In this section, we introduce DeepCSR, a deep learning framework for cortical surface reconstruction from MR images. First, we describe how to implicitly define surfaces by functions on the 3D Euclidean space, and how to learn these functions using a deep learning model. Then, we show how to perform cortical surface reconstruction using this model.

3.1 Learning Implicit Surface Representation

In order to ease the presentation, we focus on the learning of a single target surface, but this framework can be generalized to multiple surfaces by introducing mild modifications. Without loss of generality, one can implicitly define a Lipschitz surface by the -level set of a continuous function as,


where the function maps to a scalar for every point in the 3D Euclidean space. Furthermore, given , the mesh representation of can be obtained by iso-surface extraction algorithms like marching cubes [20] or ray casting [44]. Therefore, reconstructing a specific surface can be thought as modeling a function such that its -level set defines the desired geometry.

For a given surface , the function can be modeled, for instance, using occupancy field or signed distance function. The former is a binary valued function defined as,


where is the indicator function evaluating to one, if its predicate is true, and zero otherwise. In this case, the level set of interest to retrieve the surface is . The occupancy field divides the 3D space in the interior and exterior of the oriented surface . On the other hand, the signed distance function consists of the Euclidean distance between every point in the 3D space and its projection, , on the surface . Mathematically,


Therefore, assigns positive distances to points in the interior of the surface , zero to points on the surface (, ), and negative distances otherwise. These tools are widely used in surface modeling, then we evaluate both in the context of cortical surface reconstruction.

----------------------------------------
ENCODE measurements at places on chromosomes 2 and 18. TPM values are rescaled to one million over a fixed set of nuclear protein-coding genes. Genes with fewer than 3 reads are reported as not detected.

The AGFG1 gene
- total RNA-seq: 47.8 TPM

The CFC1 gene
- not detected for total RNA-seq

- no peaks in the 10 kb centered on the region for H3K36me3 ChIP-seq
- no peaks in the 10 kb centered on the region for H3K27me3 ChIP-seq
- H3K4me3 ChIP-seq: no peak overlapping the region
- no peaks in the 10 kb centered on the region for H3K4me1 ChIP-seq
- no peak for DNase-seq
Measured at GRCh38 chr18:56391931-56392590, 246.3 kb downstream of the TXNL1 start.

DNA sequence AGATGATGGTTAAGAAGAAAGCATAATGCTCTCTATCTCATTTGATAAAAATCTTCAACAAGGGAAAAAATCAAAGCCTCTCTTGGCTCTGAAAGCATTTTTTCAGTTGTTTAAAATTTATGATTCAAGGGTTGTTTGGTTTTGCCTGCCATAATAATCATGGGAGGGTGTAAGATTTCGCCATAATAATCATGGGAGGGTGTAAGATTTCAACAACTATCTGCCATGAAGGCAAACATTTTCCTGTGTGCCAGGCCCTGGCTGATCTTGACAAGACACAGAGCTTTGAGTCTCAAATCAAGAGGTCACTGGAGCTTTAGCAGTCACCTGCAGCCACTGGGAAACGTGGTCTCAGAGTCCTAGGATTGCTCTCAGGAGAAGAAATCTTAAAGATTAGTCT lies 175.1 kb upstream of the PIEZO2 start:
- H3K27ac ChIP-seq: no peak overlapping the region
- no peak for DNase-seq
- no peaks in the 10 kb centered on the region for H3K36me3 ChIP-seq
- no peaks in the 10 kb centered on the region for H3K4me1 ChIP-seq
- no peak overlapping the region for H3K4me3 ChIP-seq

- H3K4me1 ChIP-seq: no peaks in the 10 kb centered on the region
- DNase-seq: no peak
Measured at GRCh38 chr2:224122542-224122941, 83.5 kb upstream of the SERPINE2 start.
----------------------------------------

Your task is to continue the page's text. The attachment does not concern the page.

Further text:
Our final goal is to reconstruct surfaces according to an observed MR image. Rather than conditioning the function on a specific surface, one should condition it on an input 3D MR image. While this formulation seems logical, we notice that MR images may be defined in different coordinate systems producing an unbounded input space for learning. We overcome this difficulty by co-registering the input MR images to a brain template constraining the space where the target surfaces exists to the coordinates of the bounding box containing the template brain in the template coordinate system. Therefore, our problem boils down to model the function,


where is a closed and bounded subspace where the template brain is defined and denotes the space of MR images represented by a 3D grid of voxels.

Using a machine learning approach to model such a function, we first define a dataset

of MR images and their corresponding surfaces which can be obtained using traditional pipelines for automatic cortical surface reconstruction [5, 40, 4]. Then, we parametrize the function in terms of learnable parameters and minimize the regularized empirical risk on the dataset . This learning problem can be stated as,


where is some regularization function on the parameters and is an appropriate cost function measuring discrepancies between the predicted implicit surface representation and the true implicit surface representation for the given point , MR image , and its corresponding surface . In the case of occupancy field, we minimize the binary cross-entropy classification loss, while for signed distance function we opt for the -loss.

In order to use this approach for cortical surface reconstruction, we extend the scalar-valued functions

to a vector-valued function

where the predicted values are the surfaces representations for the inner and outer cortical surfaces further divided into left and right brain hemispheres. Consequently, the learning problem descried by eq:method:objective is solved jointly for these four cortical surfaces across all of the MRIs in the dataset . This formulation is an instance of multi-task learning which often produces models with good generalization ability [36].

In practice, we approximate the integral in eq:method:objective by a finite sum of sampled locations in the reference space . We observed that the sampling scheme employed is critical to the quality of the reconstructed surface. More specifically, as shown later in sec:exp:ablation, the proposed framework reconstructs more accurate cortical surfaces when we sample more points near the surface, in addition to uniformly on the template space . In order to sample points near the target surface, we first sample faces proportionally to their area, then we sample points uniformly in these faces using the triangle point picking method [46]. Finally, we perturb these sampled points on the surface by adding a Gaussian centered at zero with variance getting points near the surface. Such a sampling scheme provides global information to correctly align the predicted surface to the brain and a lot of local information to capture the highly folded geometry of the brain cortex.

3.2 Neural Network Architecture and Hypercolumn Features

We implement the parameterized function as an encoder-decoder neural network. The encoder takes as input a point represented by its coordinates in the MNI105 space and a co-registered MR image as a 3D voxel grid